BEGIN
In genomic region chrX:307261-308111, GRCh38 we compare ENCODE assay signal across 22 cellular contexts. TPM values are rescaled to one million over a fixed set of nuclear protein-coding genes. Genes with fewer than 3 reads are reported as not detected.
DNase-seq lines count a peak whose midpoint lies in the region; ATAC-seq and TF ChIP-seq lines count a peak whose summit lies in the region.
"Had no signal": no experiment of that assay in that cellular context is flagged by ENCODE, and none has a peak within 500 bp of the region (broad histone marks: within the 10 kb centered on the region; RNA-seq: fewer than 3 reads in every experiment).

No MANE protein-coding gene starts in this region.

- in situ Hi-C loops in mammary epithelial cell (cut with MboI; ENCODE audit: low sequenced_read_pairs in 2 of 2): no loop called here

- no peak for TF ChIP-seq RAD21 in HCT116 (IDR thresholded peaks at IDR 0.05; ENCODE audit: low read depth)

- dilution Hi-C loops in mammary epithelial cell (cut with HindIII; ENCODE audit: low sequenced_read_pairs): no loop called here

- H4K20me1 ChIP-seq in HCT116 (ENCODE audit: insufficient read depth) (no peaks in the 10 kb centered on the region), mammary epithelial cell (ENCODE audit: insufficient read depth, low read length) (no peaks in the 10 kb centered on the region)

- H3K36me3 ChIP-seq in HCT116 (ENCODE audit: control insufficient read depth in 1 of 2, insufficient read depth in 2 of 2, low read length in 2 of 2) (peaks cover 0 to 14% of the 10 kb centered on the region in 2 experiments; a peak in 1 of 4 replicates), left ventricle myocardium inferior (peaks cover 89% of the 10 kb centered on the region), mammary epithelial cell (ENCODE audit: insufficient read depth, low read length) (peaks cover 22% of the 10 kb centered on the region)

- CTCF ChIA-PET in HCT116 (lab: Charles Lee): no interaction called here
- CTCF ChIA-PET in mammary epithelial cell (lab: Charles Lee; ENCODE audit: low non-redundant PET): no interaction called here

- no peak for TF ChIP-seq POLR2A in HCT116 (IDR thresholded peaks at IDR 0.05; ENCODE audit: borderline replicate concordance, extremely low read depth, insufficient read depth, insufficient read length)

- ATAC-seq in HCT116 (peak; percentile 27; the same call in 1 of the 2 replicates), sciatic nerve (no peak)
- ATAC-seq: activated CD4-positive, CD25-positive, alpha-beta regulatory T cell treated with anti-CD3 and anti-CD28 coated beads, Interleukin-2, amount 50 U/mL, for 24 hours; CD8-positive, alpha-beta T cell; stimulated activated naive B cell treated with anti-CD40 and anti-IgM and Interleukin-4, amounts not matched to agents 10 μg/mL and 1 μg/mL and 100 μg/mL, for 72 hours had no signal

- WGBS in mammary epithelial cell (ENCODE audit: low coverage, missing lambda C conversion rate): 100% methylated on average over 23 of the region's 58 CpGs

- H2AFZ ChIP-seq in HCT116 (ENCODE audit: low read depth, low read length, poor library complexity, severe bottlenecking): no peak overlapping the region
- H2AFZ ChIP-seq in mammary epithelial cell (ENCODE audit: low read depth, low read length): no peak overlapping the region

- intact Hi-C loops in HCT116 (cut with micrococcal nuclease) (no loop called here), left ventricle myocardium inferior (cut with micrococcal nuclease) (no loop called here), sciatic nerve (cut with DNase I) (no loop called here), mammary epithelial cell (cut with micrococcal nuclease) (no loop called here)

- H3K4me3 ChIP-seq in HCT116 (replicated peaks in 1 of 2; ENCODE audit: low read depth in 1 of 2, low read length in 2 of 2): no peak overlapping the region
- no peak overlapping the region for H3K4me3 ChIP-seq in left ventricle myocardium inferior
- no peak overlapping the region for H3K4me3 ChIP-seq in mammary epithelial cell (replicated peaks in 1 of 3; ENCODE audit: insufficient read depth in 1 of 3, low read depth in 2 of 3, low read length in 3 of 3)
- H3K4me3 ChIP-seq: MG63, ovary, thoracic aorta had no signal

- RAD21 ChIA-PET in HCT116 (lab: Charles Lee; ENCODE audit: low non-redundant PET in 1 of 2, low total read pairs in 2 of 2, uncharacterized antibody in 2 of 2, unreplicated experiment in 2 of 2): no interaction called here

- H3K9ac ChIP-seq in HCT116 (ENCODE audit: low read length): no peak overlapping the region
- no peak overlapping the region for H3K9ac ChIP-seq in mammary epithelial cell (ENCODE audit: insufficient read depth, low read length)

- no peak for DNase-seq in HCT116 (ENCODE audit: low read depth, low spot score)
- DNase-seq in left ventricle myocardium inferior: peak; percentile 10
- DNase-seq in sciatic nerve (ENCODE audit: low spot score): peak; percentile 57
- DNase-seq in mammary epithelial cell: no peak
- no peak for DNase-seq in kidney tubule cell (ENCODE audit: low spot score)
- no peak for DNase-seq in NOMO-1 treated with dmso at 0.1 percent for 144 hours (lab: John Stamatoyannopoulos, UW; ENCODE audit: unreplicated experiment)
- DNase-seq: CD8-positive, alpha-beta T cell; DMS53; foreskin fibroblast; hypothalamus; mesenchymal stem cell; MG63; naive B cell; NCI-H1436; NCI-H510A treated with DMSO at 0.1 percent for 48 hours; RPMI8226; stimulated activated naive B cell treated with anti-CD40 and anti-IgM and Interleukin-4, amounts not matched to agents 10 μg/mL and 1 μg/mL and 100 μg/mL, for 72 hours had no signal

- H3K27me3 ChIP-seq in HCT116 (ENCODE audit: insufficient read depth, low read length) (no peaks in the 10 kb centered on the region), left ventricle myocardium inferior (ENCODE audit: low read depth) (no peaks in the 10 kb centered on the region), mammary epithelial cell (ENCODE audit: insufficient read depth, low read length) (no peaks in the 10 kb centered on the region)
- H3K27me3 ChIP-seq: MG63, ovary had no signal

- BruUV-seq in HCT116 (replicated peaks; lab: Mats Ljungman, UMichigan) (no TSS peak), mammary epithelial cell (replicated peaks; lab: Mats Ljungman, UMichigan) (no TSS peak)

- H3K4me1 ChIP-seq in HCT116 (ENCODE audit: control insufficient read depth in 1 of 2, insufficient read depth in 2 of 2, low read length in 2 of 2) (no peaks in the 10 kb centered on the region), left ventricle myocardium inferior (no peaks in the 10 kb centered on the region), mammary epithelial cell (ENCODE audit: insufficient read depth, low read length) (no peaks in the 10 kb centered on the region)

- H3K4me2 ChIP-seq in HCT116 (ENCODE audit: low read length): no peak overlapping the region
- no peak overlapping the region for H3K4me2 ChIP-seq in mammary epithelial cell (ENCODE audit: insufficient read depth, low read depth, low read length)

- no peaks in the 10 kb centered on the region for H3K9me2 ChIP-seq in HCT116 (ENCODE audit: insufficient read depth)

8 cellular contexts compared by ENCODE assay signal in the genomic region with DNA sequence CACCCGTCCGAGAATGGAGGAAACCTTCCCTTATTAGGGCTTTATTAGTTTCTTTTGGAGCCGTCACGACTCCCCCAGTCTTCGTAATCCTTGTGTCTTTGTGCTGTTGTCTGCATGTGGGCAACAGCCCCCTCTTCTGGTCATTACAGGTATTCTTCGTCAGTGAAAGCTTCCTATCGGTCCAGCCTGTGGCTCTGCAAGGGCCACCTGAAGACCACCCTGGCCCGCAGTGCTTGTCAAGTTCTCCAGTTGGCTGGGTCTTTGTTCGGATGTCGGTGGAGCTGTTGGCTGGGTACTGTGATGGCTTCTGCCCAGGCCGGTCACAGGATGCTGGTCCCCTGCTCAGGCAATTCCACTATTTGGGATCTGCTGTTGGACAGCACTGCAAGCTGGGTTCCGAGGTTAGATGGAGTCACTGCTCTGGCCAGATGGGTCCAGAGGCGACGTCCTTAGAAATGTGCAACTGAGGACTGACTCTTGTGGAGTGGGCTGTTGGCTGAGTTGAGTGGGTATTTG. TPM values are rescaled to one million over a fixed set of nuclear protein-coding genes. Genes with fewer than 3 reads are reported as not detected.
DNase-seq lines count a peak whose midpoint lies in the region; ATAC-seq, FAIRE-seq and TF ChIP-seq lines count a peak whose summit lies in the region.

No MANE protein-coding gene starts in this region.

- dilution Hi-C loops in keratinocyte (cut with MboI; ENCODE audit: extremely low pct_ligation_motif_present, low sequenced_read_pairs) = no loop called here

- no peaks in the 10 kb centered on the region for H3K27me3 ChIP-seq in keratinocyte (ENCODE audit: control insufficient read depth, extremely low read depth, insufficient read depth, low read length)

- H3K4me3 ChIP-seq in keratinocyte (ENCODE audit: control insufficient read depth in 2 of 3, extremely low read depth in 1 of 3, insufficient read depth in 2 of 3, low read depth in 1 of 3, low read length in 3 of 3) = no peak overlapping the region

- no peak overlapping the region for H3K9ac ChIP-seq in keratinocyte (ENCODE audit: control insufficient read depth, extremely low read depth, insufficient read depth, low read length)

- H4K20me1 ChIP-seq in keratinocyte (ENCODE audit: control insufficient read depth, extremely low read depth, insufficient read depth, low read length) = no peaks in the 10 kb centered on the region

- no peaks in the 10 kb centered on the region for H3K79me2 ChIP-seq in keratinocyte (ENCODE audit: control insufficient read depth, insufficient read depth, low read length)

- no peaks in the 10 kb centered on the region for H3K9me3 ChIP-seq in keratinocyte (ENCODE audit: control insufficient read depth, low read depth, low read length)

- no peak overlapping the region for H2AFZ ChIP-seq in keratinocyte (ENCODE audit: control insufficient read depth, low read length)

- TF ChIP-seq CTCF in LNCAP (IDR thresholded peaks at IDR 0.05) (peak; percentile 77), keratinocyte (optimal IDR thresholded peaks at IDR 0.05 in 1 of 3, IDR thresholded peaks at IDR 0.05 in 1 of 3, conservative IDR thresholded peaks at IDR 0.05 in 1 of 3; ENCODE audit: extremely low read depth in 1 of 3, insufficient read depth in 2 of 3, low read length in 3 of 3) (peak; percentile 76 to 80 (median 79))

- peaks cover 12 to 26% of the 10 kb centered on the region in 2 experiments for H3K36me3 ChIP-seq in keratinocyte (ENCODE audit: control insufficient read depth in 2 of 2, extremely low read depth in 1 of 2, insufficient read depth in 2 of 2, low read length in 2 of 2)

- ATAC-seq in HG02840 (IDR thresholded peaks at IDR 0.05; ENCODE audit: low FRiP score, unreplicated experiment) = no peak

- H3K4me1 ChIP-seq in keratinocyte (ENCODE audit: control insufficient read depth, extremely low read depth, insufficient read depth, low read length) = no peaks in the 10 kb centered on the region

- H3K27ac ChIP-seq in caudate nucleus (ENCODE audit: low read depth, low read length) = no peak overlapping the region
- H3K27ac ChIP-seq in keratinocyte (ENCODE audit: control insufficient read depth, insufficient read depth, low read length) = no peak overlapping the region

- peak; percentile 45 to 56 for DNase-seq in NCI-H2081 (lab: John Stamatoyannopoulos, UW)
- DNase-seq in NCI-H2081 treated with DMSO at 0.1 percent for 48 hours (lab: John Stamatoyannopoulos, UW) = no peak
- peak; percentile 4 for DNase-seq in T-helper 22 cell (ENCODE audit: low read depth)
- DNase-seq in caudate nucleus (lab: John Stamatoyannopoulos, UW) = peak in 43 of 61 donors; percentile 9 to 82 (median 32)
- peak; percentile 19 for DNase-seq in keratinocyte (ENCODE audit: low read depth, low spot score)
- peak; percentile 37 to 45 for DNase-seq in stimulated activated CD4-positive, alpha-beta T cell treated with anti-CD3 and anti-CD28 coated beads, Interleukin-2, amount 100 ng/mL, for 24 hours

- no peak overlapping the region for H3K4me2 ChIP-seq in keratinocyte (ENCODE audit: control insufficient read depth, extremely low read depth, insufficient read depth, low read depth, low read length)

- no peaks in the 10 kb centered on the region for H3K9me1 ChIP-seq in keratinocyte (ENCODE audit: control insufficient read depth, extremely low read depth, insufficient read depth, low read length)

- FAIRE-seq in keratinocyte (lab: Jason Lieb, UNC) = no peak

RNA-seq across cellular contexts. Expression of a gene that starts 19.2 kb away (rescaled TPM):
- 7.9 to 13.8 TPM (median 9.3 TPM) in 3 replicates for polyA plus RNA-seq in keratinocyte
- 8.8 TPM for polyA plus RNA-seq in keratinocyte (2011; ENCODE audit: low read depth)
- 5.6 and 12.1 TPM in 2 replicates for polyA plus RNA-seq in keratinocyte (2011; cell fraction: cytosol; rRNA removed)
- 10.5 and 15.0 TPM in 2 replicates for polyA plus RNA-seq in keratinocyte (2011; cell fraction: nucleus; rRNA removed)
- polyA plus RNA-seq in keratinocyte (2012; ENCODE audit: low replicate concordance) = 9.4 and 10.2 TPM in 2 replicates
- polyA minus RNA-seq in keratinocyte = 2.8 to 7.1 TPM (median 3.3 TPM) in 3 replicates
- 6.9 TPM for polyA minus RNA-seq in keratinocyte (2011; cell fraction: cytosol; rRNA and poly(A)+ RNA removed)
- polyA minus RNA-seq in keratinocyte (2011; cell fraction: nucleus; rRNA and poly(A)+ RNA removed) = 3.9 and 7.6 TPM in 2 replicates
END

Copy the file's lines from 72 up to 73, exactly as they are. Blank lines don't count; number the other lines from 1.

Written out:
- polyA minus RNA-seq in keratinocyte = 2.8 to 7.1 TPM (median 3.3 TPM) in 3 replicates
- 6.9 TPM for polyA minus RNA-seq in keratinocyte (2011; cell fraction: cytosol; rRNA and poly(A)+ RNA removed)